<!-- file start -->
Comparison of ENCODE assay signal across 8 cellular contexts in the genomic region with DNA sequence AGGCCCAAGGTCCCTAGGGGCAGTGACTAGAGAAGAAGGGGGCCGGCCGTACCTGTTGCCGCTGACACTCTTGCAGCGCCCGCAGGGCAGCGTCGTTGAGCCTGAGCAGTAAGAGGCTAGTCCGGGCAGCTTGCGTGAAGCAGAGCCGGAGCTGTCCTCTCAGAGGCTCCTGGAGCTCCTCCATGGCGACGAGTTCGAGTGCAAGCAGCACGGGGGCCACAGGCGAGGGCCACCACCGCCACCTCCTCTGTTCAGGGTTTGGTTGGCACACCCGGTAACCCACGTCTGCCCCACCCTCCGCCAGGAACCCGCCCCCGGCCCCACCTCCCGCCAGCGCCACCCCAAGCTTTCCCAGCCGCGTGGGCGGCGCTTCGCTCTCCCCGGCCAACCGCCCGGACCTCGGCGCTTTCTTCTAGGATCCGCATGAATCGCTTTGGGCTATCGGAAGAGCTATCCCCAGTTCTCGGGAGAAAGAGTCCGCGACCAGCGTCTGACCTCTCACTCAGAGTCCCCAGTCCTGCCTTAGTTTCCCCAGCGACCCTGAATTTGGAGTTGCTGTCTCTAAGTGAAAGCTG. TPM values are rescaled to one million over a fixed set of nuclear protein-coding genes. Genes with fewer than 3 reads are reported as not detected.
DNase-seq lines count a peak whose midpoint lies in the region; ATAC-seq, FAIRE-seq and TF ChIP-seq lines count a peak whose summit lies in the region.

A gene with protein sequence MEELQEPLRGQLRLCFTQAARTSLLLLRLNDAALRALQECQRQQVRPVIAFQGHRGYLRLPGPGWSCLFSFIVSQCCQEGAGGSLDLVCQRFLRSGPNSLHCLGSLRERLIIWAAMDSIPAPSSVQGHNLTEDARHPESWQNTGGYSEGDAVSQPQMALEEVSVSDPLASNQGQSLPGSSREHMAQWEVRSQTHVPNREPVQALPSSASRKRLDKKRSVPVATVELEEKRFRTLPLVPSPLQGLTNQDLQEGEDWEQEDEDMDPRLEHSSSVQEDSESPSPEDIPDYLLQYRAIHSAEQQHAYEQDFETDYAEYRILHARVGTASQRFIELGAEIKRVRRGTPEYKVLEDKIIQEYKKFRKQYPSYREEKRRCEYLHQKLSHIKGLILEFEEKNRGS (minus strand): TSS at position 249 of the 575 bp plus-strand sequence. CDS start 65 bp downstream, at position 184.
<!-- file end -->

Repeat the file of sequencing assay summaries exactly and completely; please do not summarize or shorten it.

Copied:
Comparison of ENCODE assay signal across 8 cellular contexts in the genomic region with DNA sequence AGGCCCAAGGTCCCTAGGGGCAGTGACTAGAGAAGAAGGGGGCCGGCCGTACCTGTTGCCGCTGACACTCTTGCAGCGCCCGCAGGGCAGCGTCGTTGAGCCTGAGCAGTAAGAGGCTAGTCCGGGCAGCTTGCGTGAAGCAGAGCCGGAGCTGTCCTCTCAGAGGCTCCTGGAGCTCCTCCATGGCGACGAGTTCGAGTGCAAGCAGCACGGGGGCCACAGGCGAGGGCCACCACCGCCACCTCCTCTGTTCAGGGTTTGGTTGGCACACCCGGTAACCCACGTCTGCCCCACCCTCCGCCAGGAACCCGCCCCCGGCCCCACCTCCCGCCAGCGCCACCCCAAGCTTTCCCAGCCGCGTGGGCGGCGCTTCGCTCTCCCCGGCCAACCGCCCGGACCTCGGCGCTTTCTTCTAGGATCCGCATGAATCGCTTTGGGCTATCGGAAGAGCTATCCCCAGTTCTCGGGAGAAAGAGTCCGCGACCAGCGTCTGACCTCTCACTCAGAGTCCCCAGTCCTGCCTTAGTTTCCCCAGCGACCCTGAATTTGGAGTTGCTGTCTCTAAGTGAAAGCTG. TPM values are rescaled to one million over a fixed set of nuclear protein-coding genes. Genes with fewer than 3 reads are reported as not detected.
DNase-seq lines count a peak whose midpoint lies in the region; ATAC-seq, FAIRE-seq and TF ChIP-seq lines count a peak whose summit lies in the region.

A gene with protein sequence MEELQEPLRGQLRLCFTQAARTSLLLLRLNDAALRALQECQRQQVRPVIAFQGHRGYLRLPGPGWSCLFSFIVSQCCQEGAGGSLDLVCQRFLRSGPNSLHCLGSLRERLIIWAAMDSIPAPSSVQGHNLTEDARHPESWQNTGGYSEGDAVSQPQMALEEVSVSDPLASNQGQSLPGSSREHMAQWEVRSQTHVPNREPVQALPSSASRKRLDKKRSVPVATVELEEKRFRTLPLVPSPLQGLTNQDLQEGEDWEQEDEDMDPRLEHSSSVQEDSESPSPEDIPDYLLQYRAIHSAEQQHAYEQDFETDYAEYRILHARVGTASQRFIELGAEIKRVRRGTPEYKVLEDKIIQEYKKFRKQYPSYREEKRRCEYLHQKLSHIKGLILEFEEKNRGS (minus strand): TSS at position 249 of the 575 bp plus-strand sequence. CDS start 65 bp downstream, at position 184.